Rui P. Chaves
Associate Professor
Department of Linguistics :: University at Buffalo

Contact
Office: 604 Baldy
Address:   609 Baldy Hall, Buffalo NY 14260–1030
Phone: (716) 645–0133
Email:
Research Interests

Language allows individuals to exchange complex information using sequences of sounds and gestures. What kind of knowledge must speakers possess in order to produce and understand utterances? How is this linguistic knowledge organized, and how does it interact with other types of information during sentence processing? Although human language is complex and ambiguous, speakers usually process language very rapidly and effortlessly, which suggests that language processing relies on probabilistic information.
   My research aims to study the rules that link sentence structure to sentence meaning, and how they interact with other types of linguistic knowledge. I am particularly interested one of the strangest hallmarks of human language: words that go together in meaning can often occur far away from each other (for example, as in sentences like This is [something] that most geneticists think about _ but never consider the implications of _, or in questions like [Who] did you send photos of _ to _?). Such long-distance dependencies are subject to various constraints, and interact differently with different types of sentence to yield very complex patterns which have proven to be remarkably difficult to explain. In order to arrive at more comprehensive models of the behavioral linguistic data involving long-distance dependencies, I use corpora and controlled psycholinguistic experimentation to determine what is the division of labor between syntax, semantics, pragmatics, and cognition in such phenomena. I have also focused on other topics, involving coordination, ellipsis, extraposition, and linearization.
   More broadly, I am interested in grammatical theory, specially in formally explicit models of language that are consistent with what is known about human cognition and computational tractability. I have specialized in constraint-based grammatical frameworks like HPSG and SBCG because their surface-driven nature is compatible with psycholinguistic models of language comprehension and production (see here and here for more discussion, and see here for an example), and because the formal explicitness of such surface-oriented theories allows the implementation of efficient large-scale computational grammars, useful not only improving language processing technology and benefiting society at large (e.g. translation and question answering systems), but also for research purposes such as grammar comparison, consistency checking, and hypothesis testing. Before coming to UB, I was a visiting researcher at CSLI (2004–2007), and prior to that I was an assistant researcher at CLUL.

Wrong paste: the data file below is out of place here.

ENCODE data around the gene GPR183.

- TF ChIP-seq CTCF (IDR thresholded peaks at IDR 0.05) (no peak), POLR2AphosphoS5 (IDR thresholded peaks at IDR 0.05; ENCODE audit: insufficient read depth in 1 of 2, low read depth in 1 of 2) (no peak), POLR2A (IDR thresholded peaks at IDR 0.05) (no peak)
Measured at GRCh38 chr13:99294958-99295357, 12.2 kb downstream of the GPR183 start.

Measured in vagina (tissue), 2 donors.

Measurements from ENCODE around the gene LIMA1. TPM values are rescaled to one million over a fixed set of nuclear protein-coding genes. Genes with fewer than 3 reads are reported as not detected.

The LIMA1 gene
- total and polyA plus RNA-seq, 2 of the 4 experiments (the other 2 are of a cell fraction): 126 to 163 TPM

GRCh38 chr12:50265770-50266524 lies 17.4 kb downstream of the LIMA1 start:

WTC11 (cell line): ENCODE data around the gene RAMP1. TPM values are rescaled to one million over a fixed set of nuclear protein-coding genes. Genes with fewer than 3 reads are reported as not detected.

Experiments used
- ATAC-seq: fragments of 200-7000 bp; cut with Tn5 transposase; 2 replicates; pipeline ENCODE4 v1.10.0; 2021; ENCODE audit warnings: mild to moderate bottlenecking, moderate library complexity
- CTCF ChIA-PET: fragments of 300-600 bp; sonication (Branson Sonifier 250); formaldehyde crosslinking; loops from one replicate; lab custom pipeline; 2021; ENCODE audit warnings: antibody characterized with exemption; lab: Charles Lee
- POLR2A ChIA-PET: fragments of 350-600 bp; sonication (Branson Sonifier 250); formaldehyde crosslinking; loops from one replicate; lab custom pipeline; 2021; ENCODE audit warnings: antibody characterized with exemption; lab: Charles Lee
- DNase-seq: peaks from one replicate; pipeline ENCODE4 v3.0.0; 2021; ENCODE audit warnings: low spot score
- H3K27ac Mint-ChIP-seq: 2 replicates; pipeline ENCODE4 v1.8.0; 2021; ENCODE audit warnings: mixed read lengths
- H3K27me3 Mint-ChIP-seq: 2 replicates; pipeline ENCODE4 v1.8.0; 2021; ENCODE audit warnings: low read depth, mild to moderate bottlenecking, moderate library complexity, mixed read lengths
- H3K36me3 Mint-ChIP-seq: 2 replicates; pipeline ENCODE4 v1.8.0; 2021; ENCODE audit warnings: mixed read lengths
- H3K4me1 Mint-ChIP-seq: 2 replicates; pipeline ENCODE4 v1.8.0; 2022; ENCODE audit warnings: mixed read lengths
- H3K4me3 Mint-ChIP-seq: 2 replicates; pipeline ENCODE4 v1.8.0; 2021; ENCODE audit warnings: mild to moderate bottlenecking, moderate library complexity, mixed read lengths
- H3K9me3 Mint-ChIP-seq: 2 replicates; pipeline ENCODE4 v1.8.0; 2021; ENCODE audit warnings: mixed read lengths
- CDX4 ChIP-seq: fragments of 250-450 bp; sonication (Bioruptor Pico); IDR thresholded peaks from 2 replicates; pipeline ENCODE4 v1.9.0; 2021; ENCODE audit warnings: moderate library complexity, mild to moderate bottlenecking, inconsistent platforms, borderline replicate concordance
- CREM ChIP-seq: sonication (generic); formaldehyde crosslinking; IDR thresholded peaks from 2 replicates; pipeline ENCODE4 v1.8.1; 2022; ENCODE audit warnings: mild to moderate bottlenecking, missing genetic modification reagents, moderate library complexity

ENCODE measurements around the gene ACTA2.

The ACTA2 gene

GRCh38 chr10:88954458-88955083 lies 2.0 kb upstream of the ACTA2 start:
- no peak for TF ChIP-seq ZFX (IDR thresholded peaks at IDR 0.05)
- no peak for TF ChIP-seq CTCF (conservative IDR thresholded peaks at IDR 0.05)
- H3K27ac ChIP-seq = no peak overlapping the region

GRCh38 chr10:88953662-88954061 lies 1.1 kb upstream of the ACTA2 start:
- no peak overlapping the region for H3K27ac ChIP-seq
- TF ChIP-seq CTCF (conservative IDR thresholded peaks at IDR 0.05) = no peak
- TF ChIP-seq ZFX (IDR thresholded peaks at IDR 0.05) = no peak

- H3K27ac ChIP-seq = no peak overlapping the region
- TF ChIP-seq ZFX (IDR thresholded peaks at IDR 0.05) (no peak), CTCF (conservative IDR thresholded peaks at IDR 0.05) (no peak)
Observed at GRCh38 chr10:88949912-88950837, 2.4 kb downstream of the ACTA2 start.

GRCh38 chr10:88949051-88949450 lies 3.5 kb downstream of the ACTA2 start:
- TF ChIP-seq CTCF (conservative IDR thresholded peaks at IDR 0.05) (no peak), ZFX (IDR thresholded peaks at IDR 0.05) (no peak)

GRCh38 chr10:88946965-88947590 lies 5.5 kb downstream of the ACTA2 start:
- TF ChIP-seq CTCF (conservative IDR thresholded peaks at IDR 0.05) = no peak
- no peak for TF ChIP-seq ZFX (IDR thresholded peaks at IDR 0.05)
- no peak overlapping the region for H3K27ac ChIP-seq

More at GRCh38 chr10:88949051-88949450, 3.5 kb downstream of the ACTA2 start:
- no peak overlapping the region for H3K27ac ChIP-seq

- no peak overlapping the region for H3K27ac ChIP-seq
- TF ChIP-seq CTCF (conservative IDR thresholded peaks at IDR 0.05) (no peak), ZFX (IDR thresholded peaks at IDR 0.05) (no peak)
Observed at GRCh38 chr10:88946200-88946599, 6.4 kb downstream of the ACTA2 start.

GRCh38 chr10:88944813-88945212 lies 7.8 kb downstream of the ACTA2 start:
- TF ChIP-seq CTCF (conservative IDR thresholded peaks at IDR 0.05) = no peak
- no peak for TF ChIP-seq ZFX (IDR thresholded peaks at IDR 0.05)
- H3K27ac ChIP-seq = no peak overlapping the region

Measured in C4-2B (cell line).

Selected Publications
Chaves, R. P. 2015 "Evidence for Sentential Subject Constraint circumventions"
Under review, pp. 37.

Chaves, R. P. 2014 "On the disunity of Right-Node Raising phenomena: extraposition, ellipsis, and deletion"
Language, 90(4), 834–886.

Chaves, R. P. and J. E. Dery 2014 "Which subject islands will the acceptability of improve with repeated exposure?"
In R. E. Santana-LaBarge (edt), 31st West Coast Conference on Formal Linguistics, pp. 96–106. Somerville, MA: Cascadilla Proceedings Project.

Chaves, R. P. 2013 "An expectation-based account of subject islands and parasitism"
Journal of Linguistics, 49(2), pp. 285–327.

Chaves, R. P. 2012 "On the grammar of extraction and coordination"
Natural Language and Linguistic Theory, 30(2), 465–512.

Chaves, R. P. 2012 "Conjunction, cumulation and respectively readings"
Journal of Linguistics, 48(2), 297–344.

Chaves, R. P. 2010 "Crash-free syntax and crash phenomena in model-theoretic grammar"
In Michael T. Putnam (ed.), Exploring Crash-Proof Grammars (Language Faculty and Beyond), pp. 269–298. John Benjamins.

Chaves, R. P. 2009 "Construction-based cumulation and adjunct extraction"
In Stefan Müller (ed.), Proceedings of the 16th International Conference on Head-Driven Phrase Structure Grammar, Goettingen, Germany, pp. 47–67. Stanford: CSLI Publications.

Chaves, R. P. and D. Paperno 2007 "On the Russian hybrid coordination construction"
In Stefan Müller (ed.), Proceedings of the 14th International Conference on Head-Driven Phrase Structure Grammar, pp. 46–64. Stanford University.

PhD Supervision

Andrew C. Wetta (2015). Construction-based Approaches to Flexible Word Order, University at Buffalo.

Dawei Jin (ongoing). Semantic-Pragmatic interface and Island Constraints in Chinese, University at Buffalo.


Event Organization
  • The 21st International Conference on HPSG & Workshop on Understudied Languages and Syntactic Theory


  • Last modified: Aug 16 2015